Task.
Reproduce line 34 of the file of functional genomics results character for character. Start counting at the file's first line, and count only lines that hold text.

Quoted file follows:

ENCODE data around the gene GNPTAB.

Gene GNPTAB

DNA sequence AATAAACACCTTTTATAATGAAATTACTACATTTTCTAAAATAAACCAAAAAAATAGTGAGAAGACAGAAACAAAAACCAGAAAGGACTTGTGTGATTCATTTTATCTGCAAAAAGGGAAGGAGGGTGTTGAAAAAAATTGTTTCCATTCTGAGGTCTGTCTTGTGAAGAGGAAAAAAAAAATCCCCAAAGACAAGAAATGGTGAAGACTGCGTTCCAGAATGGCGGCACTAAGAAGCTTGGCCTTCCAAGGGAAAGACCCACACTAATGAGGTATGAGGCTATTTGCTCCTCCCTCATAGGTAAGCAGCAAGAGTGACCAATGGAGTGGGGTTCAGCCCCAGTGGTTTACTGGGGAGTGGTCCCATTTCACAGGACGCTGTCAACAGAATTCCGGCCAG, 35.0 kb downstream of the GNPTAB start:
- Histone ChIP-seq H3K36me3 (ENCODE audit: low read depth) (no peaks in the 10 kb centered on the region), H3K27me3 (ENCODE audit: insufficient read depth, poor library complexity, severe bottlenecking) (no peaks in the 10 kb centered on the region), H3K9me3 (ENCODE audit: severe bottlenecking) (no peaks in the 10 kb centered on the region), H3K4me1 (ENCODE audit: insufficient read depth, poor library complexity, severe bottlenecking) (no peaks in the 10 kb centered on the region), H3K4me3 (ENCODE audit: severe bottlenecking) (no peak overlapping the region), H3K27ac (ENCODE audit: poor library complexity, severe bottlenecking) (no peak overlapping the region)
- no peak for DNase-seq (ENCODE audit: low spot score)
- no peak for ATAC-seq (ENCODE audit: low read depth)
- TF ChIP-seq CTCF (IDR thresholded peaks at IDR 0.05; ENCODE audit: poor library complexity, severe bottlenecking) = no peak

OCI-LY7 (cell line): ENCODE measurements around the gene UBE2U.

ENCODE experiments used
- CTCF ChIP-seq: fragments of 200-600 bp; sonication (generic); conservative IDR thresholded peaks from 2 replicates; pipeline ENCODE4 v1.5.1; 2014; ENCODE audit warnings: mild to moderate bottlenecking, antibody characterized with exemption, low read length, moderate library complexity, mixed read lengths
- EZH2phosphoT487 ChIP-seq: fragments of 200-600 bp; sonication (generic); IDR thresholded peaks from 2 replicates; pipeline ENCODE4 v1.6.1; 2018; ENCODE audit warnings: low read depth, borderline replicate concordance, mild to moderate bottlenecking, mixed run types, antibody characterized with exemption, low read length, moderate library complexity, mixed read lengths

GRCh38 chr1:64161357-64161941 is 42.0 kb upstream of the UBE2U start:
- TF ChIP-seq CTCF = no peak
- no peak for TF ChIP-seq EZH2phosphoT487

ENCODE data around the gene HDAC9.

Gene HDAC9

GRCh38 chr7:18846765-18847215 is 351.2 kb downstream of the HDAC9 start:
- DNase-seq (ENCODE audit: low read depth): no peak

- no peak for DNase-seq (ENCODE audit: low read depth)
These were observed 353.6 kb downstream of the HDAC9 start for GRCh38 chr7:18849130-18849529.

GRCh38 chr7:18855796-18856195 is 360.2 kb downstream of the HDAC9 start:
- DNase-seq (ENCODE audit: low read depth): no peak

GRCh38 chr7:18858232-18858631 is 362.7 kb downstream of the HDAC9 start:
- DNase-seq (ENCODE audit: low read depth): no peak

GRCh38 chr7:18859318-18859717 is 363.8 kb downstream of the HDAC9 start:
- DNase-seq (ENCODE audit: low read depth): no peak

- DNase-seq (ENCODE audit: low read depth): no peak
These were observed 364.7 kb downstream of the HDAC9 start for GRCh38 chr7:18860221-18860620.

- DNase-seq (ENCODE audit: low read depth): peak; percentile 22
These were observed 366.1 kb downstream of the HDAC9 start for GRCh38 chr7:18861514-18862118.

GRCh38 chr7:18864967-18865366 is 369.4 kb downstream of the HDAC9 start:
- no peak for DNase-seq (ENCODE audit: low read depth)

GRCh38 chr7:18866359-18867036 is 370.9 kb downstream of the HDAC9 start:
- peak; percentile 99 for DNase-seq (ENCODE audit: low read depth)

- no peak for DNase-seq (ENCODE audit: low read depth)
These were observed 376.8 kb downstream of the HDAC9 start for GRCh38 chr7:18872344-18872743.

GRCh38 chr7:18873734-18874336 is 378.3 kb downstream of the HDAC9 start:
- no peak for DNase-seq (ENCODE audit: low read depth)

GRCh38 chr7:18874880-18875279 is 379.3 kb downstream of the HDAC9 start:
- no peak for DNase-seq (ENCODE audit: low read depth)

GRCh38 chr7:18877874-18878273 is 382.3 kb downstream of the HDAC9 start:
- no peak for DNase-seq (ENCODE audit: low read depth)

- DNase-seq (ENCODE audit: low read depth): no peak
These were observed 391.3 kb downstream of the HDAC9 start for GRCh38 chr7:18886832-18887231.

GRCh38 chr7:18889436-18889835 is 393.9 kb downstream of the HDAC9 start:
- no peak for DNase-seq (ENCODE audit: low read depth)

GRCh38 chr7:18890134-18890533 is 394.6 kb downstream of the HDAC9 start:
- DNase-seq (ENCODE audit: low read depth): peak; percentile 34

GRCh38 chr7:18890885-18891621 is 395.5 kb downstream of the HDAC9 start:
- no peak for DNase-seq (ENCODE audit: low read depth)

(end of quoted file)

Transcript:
- peak; percentile 99 for DNase-seq (ENCODE audit: low read depth)